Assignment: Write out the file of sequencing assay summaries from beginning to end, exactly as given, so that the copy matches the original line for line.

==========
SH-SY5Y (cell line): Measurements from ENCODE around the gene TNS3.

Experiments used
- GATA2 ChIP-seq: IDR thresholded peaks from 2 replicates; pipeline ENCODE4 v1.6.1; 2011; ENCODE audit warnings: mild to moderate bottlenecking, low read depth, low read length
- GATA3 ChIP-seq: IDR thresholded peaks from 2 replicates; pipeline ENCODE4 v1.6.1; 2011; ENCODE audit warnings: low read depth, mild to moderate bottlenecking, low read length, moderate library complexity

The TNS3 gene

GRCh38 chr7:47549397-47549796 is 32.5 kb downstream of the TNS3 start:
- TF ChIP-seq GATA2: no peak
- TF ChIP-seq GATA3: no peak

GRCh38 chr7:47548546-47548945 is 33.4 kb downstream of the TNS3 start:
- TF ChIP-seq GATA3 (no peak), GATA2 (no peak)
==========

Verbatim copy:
SH-SY5Y (cell line): Measurements from ENCODE around the gene TNS3.

Experiments used
- GATA2 ChIP-seq: IDR thresholded peaks from 2 replicates; pipeline ENCODE4 v1.6.1; 2011; ENCODE audit warnings: mild to moderate bottlenecking, low read depth, low read length
- GATA3 ChIP-seq: IDR thresholded peaks from 2 replicates; pipeline ENCODE4 v1.6.1; 2011; ENCODE audit warnings: low read depth, mild to moderate bottlenecking, low read length, moderate library complexity

The TNS3 gene

GRCh38 chr7:47549397-47549796 is 32.5 kb downstream of the TNS3 start:
- TF ChIP-seq GATA2: no peak
- TF ChIP-seq GATA3: no peak

GRCh38 chr7:47548546-47548945 is 33.4 kb downstream of the TNS3 start:
- TF ChIP-seq GATA3 (no peak), GATA2 (no peak)